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- When your child yells at you: Expecting and teaching respectful behavior
- 5 Tips to Stop the 'Strike out Tantrums:' Hitting, Biting, Kicking and Name-calling
- Do punishments teach? Does a child need to suffer to learn?
- Ten Steps to a Peaceful Bedtime for Your Spirited Child
- No More Begging to Get Your Child to Do What you Ask
What's Your Parenting Style?
Each of us has a “style of parenting." Researchers tell us those styles run along a continuum with an authoritarian style parenting on one end and permissive on the other. Both have their strengths and weaknesses. In the extreme if your style is the more authoritarian parent style you probably provide a sound structure for your child. Predictable routines are in place and rules and expectations are clear. But you may fail to address your child’s emotions, believe that offering empathy or comfort means “giving in,” find yourself rigidly locking in and occasionally even using threats, yelling, or fear to control.
On the other hand if your style is a more permissive you are especially effective sensitively picking up cues and responding in ways that fit. Taken to the extreme however, you may find yourself talk, talk, talking, failing to ever follow through on what you said you would do. This can lead to making excuses for your child’s behavior, or doing everything possible to prevent him/her from feeling unhappy – until you have reached the end of your rope. That is when, despite your best intentions you hear yourself flipping to the EXTREME authoritarian style spewing threats and recriminations at your child.
The researchers have found that the most effective parents implement a style that puts them smack in the middle of this continuum, utilizing the strengths of BOTH the permissive and authoritarian style.
Thus they are sensitive to children’s emotions and cues AND provide a sound, predictable structure. We refer to that style as the “emotion coach.”
What does an emotion coach look and sound like? Most of us have interacted with an emotion coach in our life, although we may not have realized it at the time. Think of a person who truly has made a difference in your life? A parent, coach, boss, teacher or other adult who believed in you and helped you. What were his/her characteristics?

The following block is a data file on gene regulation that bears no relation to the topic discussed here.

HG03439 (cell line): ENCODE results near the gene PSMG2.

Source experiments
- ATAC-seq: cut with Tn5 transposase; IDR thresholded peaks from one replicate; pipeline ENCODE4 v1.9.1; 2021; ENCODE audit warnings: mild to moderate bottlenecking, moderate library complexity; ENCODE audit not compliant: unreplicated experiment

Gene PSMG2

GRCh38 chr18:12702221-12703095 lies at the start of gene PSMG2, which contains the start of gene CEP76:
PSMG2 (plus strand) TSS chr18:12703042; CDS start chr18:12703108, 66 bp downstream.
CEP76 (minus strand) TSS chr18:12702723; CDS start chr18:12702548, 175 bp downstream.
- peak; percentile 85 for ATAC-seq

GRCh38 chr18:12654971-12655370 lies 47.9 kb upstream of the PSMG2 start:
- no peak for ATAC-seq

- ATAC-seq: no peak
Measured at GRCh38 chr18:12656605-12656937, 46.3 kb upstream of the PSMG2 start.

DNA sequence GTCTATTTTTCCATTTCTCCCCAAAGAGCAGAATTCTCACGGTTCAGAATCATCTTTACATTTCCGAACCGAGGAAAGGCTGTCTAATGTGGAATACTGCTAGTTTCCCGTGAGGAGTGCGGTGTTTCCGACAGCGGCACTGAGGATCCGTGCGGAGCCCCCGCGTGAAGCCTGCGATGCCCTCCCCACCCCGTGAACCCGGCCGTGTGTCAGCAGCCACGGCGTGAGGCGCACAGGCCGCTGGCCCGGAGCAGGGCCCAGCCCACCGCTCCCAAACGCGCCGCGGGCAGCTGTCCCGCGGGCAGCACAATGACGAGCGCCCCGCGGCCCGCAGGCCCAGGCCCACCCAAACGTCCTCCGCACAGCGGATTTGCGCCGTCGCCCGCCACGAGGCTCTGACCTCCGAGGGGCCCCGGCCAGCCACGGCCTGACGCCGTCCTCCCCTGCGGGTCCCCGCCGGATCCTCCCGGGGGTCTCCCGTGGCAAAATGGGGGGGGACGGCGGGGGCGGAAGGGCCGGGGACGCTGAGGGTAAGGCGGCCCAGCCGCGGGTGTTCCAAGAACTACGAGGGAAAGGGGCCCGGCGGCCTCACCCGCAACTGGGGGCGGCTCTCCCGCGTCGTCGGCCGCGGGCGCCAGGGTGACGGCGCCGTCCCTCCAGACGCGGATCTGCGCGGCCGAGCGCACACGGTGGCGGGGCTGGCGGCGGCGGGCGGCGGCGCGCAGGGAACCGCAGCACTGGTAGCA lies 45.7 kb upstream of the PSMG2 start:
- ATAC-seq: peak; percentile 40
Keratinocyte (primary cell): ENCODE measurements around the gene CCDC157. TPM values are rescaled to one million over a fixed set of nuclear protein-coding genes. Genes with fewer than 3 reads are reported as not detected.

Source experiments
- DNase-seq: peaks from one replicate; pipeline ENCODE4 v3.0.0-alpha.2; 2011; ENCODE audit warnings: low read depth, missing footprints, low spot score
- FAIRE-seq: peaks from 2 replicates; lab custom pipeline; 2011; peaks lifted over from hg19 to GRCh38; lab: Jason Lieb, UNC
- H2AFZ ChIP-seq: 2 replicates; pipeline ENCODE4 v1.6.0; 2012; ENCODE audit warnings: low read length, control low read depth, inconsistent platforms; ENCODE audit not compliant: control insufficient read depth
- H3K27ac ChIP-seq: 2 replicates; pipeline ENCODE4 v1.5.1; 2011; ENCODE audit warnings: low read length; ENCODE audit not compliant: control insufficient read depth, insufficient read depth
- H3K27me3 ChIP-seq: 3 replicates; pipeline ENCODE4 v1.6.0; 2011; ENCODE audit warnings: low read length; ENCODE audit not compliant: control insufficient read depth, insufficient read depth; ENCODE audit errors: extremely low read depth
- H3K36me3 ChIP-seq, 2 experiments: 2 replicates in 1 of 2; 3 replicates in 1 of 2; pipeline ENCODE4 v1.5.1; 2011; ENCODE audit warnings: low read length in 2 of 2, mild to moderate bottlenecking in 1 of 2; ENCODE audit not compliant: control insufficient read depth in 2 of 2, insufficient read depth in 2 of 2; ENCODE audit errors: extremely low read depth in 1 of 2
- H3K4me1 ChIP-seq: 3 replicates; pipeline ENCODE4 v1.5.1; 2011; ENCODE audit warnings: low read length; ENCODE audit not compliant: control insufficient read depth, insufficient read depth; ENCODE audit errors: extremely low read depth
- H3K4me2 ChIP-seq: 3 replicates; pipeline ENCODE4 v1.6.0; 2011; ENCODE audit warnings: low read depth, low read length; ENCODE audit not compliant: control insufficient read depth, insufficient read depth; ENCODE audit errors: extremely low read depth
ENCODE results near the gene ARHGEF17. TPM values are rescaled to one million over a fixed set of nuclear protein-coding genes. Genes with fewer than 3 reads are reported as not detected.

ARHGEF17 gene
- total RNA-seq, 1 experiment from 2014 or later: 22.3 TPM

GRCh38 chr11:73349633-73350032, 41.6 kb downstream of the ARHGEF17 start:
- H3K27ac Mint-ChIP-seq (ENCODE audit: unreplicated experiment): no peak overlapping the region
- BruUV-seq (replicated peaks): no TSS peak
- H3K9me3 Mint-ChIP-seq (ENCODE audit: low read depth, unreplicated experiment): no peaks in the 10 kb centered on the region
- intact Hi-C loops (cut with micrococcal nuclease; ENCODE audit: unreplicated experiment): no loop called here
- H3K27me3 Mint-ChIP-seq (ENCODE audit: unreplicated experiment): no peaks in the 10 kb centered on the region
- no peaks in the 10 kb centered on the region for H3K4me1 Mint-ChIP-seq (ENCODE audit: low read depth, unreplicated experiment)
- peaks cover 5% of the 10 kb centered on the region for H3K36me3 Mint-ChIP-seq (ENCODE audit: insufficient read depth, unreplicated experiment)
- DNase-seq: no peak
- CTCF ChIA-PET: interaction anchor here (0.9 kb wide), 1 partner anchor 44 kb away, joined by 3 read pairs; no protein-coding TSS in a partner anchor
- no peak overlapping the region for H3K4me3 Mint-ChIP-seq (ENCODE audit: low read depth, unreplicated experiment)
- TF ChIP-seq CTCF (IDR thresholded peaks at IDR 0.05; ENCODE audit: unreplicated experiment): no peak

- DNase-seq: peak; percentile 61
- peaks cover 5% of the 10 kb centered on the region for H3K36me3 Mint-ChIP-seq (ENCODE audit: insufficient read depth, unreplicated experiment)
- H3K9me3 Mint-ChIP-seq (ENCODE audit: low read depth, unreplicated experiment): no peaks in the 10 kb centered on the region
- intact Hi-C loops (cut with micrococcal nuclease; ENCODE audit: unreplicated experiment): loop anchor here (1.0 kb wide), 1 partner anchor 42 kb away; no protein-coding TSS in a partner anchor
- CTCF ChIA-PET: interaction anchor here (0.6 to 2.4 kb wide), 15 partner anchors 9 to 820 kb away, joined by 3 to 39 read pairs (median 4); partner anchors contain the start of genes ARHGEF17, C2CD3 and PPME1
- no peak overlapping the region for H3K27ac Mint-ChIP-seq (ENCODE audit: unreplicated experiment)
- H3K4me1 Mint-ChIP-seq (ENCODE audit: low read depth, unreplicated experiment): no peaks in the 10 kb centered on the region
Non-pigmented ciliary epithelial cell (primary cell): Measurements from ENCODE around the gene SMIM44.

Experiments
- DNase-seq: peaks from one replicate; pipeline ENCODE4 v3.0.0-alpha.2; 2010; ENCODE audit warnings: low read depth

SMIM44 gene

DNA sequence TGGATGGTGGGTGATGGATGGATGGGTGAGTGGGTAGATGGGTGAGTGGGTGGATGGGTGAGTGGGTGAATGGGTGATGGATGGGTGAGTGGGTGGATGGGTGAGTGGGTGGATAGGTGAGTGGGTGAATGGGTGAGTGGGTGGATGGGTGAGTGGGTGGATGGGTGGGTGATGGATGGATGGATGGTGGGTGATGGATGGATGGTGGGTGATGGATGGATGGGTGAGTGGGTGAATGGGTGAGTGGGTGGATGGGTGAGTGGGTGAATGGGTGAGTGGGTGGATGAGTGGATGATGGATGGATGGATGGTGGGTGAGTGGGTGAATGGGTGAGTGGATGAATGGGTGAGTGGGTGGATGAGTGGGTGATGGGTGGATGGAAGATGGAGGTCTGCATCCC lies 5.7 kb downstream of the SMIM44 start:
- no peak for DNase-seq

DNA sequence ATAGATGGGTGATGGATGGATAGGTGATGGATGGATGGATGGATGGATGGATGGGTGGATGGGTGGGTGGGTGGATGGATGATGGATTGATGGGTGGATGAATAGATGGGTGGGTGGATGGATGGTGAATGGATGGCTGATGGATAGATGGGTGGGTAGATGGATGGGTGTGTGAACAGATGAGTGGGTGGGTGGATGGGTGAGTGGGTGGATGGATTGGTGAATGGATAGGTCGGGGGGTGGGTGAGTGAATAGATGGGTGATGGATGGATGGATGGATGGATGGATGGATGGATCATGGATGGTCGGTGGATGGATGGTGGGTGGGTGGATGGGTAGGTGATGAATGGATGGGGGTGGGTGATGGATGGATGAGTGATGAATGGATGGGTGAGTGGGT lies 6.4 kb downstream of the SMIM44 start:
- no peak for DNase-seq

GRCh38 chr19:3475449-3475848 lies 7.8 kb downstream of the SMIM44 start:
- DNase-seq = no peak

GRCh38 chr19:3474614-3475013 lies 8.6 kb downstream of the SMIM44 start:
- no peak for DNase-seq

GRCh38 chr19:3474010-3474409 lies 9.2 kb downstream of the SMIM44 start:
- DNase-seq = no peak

When I ask these questions in my workshops the answers typically describe a person who is supportive, patient, flexible, dependable, gentle, encouraging, fair, funny and a good listener. If I inquire if this person was a “pushover” there is a resounding, “no!” In fact these emotion coaches, typically hold high expectations that lead us, their protégé, to strive for our best not out of fear but because we WANT to work with them. How do they do it?
Emotion coaches understand that effective discipline includes BOTH Sensitivity and Structure.
- Sensitivity includes picking up cues, responding compassionately to emotions, soothing and calming and emotion coaching.
- Structure provides clear expectations, predictable routines and schedules, and concrete, consistent rules, which allow the child to know what to expect.
No one is a perfect emotion coach one hundred percent of the time, but that balance of sensitivity AND structure is what we are working toward. Take a look at the list below.
Be honest – we all have our moments. Place yourself on the continuum. Do you need to add a little more sensitivity to your approach, or more structure? If you are co-parenting what’s your partner’s style?
Often a couple finds one parent standing on the permissive end, complaining the authoritarian parent is too harsh. While the more authoritarian partner insists the permissive parent is much too soft.
This disagreement can lead to polarizing, forcing each parent to the extreme edge of the continuum. If however, you are willing to talk and work together you can become a perfect team providing both sensitivity AND structure.
- Think again about your emotion coach – that person who has made a significant difference in your life.
- What about your style is similar? Give yourself a pat on the back and remind yourself to implement that skill even more often.
- Then reflect upon your partner’s style, find something that he/she is doing that reminds you of your emotion coach. Let your partner know how much you appreciate it.
- Finally, what is one thing you could begin doing today, that you have not been doing, that would allow you to be more like your emotion coach?
In our next blog we will explain how to use an understanding of your parenting style to build that relationship that makes your child WANT to work with you.